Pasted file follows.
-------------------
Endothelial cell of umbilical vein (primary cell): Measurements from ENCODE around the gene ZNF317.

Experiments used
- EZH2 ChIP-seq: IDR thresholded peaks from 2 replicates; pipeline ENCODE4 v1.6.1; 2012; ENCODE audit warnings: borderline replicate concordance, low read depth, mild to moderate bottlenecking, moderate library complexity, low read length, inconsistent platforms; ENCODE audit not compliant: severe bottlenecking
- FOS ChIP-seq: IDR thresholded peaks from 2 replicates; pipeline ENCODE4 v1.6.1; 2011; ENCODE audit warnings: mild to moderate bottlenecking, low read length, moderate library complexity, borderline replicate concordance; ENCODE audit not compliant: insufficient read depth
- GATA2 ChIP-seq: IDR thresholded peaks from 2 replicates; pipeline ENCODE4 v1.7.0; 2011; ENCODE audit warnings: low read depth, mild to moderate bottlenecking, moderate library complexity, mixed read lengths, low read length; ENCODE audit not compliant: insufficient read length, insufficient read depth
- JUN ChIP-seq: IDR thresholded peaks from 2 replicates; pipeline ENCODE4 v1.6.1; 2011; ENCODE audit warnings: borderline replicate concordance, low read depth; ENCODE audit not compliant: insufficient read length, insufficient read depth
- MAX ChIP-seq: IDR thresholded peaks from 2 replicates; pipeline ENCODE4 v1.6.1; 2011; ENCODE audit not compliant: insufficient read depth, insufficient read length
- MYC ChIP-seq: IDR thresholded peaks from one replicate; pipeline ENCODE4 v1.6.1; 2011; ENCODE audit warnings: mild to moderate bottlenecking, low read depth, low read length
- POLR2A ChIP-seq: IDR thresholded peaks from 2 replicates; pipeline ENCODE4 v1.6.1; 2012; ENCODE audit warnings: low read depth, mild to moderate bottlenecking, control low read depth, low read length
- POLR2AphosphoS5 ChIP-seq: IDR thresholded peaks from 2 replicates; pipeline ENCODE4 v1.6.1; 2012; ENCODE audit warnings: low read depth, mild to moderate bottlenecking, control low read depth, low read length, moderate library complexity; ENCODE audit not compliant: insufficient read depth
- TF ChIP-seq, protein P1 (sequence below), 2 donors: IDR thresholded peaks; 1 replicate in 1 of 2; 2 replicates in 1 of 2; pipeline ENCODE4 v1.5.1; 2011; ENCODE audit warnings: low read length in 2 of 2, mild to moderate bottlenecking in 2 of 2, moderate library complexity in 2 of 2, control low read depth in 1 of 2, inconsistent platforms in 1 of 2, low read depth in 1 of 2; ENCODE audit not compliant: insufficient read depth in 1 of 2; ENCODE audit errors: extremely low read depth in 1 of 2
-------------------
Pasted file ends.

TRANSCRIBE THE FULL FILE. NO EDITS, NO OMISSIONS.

Endothelial cell of umbilical vein (primary cell): Measurements from ENCODE around the gene ZNF317.

Experiments used
- EZH2 ChIP-seq: IDR thresholded peaks from 2 replicates; pipeline ENCODE4 v1.6.1; 2012; ENCODE audit warnings: borderline replicate concordance, low read depth, mild to moderate bottlenecking, moderate library complexity, low read length, inconsistent platforms; ENCODE audit not compliant: severe bottlenecking
- FOS ChIP-seq: IDR thresholded peaks from 2 replicates; pipeline ENCODE4 v1.6.1; 2011; ENCODE audit warnings: mild to moderate bottlenecking, low read length, moderate library complexity, borderline replicate concordance; ENCODE audit not compliant: insufficient read depth
- GATA2 ChIP-seq: IDR thresholded peaks from 2 replicates; pipeline ENCODE4 v1.7.0; 2011; ENCODE audit warnings: low read depth, mild to moderate bottlenecking, moderate library complexity, mixed read lengths, low read length; ENCODE audit not compliant: insufficient read length, insufficient read depth
- JUN ChIP-seq: IDR thresholded peaks from 2 replicates; pipeline ENCODE4 v1.6.1; 2011; ENCODE audit warnings: borderline replicate concordance, low read depth; ENCODE audit not compliant: insufficient read length, insufficient read depth
- MAX ChIP-seq: IDR thresholded peaks from 2 replicates; pipeline ENCODE4 v1.6.1; 2011; ENCODE audit not compliant: insufficient read depth, insufficient read length
- MYC ChIP-seq: IDR thresholded peaks from one replicate; pipeline ENCODE4 v1.6.1; 2011; ENCODE audit warnings: mild to moderate bottlenecking, low read depth, low read length
- POLR2A ChIP-seq: IDR thresholded peaks from 2 replicates; pipeline ENCODE4 v1.6.1; 2012; ENCODE audit warnings: low read depth, mild to moderate bottlenecking, control low read depth, low read length
- POLR2AphosphoS5 ChIP-seq: IDR thresholded peaks from 2 replicates; pipeline ENCODE4 v1.6.1; 2012; ENCODE audit warnings: low read depth, mild to moderate bottlenecking, control low read depth, low read length, moderate library complexity; ENCODE audit not compliant: insufficient read depth
- TF ChIP-seq, protein P1 (sequence below), 2 donors: IDR thresholded peaks; 1 replicate in 1 of 2; 2 replicates in 1 of 2; pipeline ENCODE4 v1.5.1; 2011; ENCODE audit warnings: low read length in 2 of 2, mild to moderate bottlenecking in 2 of 2, moderate library complexity in 2 of 2, control low read depth in 1 of 2, inconsistent platforms in 1 of 2, low read depth in 1 of 2; ENCODE audit not compliant: insufficient read depth in 1 of 2; ENCODE audit errors: extremely low read depth in 1 of 2